How a Trunk Lock Works in a Carby Tyler Lacoma
Trunk locks keep the trunk or tailgate of a car locked for protection. They differ very little from the locks of car doors and other common locks on vehicles. Most are divided into three different sections: the lock mechanism itself, the emergency trip-lock mechanisms and the automatic release mechanism. For many years, the lock mechanism worked the same as key-oriented locks for car doors. The main components of these locks are the traditional cylinder and striker: the cylinder holds the tumblers and other mechanisms necessary to unlock the trunk, while the striker includes the latch that actually holds the trunk shut when locked. Most cars have both the cylinder and the striker located on the lid of the trunk, but this does not always hold true--there are many different trunk lock designs, and some may separate the cylinder and striker on different parts of the trunk. When doors moved to electronic and radio-activated locks that could be operated remotely, trunks were a few years behind. Now many trunks, especially on compact cars, are also opened remotely, and some may not even include a traditional cylinder.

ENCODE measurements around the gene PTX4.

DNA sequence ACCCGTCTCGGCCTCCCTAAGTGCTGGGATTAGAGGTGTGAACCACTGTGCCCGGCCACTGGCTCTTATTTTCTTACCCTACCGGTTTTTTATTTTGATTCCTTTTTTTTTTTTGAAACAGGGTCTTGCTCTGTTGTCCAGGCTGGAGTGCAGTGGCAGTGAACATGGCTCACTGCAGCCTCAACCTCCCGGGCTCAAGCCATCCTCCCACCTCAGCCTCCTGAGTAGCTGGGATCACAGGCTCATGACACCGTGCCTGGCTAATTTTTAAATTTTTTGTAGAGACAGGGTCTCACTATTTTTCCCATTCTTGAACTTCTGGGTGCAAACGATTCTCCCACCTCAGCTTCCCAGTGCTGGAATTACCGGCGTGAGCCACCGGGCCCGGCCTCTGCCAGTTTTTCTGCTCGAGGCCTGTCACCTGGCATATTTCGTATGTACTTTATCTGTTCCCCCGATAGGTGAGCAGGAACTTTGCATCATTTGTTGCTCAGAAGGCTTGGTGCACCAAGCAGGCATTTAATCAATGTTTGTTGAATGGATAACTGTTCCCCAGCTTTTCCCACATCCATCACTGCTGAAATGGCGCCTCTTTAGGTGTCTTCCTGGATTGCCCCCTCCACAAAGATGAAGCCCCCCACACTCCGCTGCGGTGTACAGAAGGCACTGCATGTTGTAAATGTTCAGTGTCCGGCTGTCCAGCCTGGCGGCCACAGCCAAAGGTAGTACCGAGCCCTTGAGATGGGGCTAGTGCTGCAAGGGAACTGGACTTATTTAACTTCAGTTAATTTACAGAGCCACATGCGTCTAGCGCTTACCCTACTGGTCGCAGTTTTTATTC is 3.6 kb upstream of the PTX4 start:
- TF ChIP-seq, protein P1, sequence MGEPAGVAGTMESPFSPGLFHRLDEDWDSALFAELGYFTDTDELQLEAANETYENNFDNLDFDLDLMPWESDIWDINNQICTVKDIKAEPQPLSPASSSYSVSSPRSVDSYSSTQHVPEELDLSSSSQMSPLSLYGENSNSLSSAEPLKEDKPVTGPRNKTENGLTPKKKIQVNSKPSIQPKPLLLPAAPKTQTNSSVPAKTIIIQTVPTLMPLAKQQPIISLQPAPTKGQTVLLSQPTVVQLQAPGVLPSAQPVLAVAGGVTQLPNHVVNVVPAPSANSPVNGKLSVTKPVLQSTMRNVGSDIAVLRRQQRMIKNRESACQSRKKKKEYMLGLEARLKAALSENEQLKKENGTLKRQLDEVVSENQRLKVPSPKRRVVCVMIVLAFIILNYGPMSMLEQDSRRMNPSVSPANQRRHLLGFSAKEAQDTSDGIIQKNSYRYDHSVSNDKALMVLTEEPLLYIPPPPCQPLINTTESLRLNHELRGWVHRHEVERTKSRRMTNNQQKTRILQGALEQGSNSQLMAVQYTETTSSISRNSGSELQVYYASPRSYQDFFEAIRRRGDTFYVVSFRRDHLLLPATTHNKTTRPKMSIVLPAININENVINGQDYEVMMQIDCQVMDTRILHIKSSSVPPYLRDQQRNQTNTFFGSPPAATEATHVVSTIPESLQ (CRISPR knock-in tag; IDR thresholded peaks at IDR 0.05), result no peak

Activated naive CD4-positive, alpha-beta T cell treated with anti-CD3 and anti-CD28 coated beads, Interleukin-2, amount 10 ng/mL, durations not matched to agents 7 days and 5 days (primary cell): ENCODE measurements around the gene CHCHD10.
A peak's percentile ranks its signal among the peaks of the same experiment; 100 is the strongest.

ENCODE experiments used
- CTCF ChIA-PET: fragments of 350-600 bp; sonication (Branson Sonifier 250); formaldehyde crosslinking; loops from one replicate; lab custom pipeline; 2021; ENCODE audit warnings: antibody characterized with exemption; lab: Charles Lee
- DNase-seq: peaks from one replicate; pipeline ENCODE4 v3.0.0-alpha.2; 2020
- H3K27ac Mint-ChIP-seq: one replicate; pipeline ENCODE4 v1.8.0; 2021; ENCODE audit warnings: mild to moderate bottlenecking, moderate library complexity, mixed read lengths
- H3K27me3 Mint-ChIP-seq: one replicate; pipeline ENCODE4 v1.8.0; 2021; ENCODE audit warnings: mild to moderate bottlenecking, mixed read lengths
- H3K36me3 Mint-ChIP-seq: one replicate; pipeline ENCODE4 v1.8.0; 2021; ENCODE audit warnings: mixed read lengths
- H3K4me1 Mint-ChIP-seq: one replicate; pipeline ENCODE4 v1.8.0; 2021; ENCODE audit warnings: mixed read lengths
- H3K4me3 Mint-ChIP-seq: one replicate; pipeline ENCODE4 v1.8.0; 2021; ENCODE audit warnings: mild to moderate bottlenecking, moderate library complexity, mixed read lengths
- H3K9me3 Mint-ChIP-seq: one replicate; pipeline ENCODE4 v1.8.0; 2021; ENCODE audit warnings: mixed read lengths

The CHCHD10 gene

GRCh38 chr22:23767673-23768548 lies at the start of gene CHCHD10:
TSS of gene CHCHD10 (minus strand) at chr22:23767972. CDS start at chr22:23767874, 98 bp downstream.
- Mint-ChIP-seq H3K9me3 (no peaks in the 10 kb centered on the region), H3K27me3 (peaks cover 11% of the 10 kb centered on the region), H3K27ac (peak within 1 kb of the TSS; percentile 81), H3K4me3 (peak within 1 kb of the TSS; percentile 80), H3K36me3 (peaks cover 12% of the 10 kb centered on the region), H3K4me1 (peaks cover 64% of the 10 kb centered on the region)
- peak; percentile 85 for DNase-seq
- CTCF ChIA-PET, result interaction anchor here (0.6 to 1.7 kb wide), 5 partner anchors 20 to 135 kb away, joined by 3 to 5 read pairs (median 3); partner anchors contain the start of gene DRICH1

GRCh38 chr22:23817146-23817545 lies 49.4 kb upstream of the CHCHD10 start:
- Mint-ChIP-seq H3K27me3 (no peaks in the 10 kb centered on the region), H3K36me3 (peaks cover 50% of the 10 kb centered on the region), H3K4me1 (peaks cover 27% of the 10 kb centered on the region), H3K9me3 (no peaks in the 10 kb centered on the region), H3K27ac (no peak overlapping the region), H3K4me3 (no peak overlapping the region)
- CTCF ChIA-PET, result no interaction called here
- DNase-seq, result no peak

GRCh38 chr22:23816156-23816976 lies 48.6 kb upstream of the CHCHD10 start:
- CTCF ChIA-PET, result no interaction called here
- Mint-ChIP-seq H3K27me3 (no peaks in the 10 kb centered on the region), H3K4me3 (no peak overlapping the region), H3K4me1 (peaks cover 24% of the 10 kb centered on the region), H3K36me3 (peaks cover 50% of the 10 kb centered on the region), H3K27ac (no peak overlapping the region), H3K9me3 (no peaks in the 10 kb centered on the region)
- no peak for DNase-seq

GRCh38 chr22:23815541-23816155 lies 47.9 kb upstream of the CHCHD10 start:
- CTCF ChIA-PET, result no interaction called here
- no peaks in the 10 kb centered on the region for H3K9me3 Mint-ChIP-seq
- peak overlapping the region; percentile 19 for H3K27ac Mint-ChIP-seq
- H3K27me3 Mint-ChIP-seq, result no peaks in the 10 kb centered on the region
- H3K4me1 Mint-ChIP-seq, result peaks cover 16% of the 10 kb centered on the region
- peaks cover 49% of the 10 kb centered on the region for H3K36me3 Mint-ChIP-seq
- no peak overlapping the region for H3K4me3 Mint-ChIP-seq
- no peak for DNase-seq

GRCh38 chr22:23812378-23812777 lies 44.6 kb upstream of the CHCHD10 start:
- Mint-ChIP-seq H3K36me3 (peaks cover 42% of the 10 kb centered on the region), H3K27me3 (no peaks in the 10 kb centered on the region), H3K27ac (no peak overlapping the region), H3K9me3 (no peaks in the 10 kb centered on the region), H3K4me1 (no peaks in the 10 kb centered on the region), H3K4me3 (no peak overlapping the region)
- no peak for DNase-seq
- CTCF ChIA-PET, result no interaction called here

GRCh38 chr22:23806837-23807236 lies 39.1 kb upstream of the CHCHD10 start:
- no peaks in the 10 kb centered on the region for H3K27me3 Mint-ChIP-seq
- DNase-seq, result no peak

Locks and Emergency Releases
Trunks that still use cylinders generally employ a six- to 10-tumbler mechanism. The more expensive or safety-conscious the car is, the more tumblers the trunk will have, although it is common for the trunk lock to match the door locks in terms of tumblers, so the same key can open both. Of course, there are also cars that come with trunk keys that can only open the trunk lock, and vice versa. The emergency trip device is a simple mechanism located inside the trunk, usually in the form of a handle or lever. It opens the trunk from the inside even if the trunk is fully closed and in the locked position. This is a safety design so that anyone locked in the trunk can get out by finding the emergency handle. Some of these devices may be a separate lock that opens to the interior of the car instead.
The automatic release mechanism is a feature long included in cars that allows the driver to remotely open the trunk while inside the car, usually by pulling a lever. This activates a solenoid, which uses electromagnetic fields to move and operate devices--in this case, the trunk lock. Solenoids are also used in the key chain remote systems popular today. The in-car release mechanisms were originally created for efficiency, so that drivers could open trunks before getting out and accessing them, without wasting time using a key to open the lock.